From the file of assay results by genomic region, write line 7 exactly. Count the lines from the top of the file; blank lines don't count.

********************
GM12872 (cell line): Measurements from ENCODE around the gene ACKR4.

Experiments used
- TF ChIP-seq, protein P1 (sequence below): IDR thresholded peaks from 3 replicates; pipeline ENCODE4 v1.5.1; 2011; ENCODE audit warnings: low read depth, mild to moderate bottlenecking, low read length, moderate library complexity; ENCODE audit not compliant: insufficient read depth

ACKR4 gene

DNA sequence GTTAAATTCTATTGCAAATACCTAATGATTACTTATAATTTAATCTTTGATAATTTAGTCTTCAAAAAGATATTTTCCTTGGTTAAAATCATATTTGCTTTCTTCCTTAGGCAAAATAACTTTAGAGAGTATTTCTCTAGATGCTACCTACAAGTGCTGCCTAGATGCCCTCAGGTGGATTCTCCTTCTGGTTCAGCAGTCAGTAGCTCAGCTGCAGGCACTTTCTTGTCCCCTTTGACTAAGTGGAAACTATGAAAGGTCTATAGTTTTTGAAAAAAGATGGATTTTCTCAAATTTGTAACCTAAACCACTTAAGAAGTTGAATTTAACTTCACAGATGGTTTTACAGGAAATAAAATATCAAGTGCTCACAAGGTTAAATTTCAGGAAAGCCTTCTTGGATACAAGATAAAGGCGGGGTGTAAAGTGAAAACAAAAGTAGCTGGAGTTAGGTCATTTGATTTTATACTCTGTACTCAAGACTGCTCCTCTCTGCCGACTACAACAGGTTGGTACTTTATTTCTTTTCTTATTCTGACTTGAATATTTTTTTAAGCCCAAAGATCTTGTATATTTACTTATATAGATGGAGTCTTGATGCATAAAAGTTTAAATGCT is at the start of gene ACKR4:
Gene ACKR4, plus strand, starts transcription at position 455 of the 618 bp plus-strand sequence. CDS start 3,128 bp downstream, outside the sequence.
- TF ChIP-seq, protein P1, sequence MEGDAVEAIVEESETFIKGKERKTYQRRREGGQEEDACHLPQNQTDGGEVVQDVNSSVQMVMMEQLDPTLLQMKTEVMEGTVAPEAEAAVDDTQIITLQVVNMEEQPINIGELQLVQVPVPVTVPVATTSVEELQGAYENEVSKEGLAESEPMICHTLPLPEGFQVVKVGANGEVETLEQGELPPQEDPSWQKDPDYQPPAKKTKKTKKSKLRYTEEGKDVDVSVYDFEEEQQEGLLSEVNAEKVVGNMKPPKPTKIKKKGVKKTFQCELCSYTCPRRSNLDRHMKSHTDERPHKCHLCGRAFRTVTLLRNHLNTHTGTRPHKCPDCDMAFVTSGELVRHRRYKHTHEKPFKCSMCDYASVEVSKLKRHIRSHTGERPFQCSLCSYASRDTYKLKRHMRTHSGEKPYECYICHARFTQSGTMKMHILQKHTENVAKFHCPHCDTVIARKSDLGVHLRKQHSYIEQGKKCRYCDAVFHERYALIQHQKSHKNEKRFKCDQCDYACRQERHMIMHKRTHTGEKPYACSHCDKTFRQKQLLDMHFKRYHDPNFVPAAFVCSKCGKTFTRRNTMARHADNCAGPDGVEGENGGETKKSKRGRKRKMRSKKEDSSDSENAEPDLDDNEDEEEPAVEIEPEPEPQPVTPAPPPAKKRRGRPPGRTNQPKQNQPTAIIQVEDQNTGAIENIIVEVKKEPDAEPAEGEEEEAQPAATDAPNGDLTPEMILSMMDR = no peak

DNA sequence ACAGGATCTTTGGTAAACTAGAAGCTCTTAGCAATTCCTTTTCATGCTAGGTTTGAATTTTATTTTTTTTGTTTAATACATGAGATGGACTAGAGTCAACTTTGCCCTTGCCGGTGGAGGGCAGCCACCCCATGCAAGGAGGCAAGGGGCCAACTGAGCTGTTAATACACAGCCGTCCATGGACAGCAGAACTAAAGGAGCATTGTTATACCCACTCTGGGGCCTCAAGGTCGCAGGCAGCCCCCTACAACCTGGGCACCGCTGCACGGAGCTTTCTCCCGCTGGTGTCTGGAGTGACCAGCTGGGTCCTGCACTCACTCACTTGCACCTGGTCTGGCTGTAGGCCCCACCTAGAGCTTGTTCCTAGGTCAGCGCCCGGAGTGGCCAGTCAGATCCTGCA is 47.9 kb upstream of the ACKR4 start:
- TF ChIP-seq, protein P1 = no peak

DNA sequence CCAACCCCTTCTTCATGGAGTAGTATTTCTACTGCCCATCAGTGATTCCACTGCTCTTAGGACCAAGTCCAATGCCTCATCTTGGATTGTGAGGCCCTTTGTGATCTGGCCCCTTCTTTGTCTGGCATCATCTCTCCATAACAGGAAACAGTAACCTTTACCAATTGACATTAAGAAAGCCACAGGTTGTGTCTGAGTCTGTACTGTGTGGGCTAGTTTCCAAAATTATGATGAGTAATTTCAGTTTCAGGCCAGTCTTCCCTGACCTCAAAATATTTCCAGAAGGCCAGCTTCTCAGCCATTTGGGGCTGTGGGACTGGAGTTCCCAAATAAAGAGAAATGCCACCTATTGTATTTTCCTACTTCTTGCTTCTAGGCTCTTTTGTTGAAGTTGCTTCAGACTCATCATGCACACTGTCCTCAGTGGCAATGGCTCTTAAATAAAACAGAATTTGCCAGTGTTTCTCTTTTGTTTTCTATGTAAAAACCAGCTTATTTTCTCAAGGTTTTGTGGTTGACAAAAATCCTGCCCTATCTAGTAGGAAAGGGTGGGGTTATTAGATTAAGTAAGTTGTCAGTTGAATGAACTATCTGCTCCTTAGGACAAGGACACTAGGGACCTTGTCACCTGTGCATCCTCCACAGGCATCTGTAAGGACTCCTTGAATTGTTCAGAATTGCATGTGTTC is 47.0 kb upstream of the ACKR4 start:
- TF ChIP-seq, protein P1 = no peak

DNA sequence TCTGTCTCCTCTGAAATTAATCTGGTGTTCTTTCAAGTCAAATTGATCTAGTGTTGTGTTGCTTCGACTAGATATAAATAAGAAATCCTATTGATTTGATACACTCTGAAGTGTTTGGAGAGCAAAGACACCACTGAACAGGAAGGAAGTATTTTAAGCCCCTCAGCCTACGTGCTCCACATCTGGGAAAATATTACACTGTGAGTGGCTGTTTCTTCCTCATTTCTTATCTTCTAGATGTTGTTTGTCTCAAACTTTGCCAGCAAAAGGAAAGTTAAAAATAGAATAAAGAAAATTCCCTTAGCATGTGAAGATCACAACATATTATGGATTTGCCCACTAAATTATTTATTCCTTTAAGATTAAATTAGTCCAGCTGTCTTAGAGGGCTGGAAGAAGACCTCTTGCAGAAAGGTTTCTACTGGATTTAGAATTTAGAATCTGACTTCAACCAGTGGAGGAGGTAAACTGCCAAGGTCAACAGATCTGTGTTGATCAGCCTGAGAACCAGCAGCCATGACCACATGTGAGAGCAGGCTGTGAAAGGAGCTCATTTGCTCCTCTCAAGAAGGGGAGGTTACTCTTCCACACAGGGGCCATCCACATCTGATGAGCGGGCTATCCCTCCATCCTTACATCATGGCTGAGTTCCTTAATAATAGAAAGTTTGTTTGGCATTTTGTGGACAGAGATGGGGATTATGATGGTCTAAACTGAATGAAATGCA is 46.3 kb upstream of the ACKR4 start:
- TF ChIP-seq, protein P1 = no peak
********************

- TF ChIP-seq, protein P1, sequence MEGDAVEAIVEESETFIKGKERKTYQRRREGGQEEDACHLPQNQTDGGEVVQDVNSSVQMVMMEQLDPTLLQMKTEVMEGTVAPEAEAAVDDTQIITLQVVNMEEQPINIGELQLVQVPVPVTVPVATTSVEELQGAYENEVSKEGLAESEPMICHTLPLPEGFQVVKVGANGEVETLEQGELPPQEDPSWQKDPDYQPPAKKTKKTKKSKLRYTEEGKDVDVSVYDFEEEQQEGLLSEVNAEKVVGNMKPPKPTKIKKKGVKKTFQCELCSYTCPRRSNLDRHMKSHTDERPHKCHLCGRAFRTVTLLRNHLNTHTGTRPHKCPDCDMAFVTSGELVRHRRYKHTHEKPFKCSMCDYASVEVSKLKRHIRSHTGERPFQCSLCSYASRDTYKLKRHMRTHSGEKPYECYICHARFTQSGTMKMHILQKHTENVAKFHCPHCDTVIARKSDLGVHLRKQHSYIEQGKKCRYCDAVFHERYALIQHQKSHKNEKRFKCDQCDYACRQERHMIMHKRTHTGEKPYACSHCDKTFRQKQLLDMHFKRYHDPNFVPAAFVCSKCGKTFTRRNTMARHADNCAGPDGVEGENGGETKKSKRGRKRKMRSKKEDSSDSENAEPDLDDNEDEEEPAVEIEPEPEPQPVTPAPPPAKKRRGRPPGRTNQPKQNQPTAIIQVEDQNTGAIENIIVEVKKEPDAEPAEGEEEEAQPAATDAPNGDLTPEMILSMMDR = no peak